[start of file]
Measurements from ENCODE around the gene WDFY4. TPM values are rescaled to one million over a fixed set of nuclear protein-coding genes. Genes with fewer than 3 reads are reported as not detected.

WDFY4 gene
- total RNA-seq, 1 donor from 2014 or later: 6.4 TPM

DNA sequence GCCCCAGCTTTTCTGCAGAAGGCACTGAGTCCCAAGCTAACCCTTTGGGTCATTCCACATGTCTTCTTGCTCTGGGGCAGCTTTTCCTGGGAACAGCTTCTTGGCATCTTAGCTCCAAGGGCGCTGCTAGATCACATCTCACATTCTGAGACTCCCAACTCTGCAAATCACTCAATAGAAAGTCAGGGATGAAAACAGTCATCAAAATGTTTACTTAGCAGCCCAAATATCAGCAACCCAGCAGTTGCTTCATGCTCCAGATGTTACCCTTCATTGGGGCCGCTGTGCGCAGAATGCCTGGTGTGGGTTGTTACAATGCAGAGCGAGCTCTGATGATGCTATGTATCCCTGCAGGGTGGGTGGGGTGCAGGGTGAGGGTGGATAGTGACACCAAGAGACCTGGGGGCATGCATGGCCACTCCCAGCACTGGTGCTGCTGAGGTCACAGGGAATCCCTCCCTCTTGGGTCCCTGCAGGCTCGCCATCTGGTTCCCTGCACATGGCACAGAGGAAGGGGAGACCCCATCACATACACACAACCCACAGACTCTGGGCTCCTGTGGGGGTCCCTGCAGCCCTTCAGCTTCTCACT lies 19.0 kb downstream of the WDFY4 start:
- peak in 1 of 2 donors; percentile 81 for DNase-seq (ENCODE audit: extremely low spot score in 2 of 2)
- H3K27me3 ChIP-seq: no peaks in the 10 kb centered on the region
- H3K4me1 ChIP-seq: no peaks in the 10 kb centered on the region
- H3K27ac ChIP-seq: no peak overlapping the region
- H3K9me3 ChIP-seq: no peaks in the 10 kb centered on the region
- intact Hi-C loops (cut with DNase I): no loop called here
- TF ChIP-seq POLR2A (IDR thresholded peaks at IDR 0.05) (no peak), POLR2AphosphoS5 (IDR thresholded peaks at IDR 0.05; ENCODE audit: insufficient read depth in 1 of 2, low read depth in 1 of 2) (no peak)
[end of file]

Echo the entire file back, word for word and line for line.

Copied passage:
Measurements from ENCODE around the gene WDFY4. TPM values are rescaled to one million over a fixed set of nuclear protein-coding genes. Genes with fewer than 3 reads are reported as not detected.

WDFY4 gene
- total RNA-seq, 1 donor from 2014 or later: 6.4 TPM

DNA sequence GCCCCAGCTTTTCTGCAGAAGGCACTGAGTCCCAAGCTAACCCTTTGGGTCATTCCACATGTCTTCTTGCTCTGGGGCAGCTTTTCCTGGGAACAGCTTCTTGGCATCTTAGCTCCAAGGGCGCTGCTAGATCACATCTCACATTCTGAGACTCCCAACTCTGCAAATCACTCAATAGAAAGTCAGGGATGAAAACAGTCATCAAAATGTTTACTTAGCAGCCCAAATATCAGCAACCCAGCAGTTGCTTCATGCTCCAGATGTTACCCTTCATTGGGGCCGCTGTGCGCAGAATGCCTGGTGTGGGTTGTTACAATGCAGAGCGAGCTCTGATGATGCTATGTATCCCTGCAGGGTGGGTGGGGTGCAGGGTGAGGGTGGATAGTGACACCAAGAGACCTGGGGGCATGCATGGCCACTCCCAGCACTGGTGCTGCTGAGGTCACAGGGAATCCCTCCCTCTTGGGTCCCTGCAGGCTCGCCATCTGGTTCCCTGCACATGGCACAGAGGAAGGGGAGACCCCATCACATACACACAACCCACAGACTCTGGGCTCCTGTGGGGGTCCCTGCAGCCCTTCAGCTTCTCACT lies 19.0 kb downstream of the WDFY4 start:
- peak in 1 of 2 donors; percentile 81 for DNase-seq (ENCODE audit: extremely low spot score in 2 of 2)
- H3K27me3 ChIP-seq: no peaks in the 10 kb centered on the region
- H3K4me1 ChIP-seq: no peaks in the 10 kb centered on the region
- H3K27ac ChIP-seq: no peak overlapping the region
- H3K9me3 ChIP-seq: no peaks in the 10 kb centered on the region
- intact Hi-C loops (cut with DNase I): no loop called here
- TF ChIP-seq POLR2A (IDR thresholded peaks at IDR 0.05) (no peak), POLR2AphosphoS5 (IDR thresholded peaks at IDR 0.05; ENCODE audit: insufficient read depth in 1 of 2, low read depth in 1 of 2) (no peak)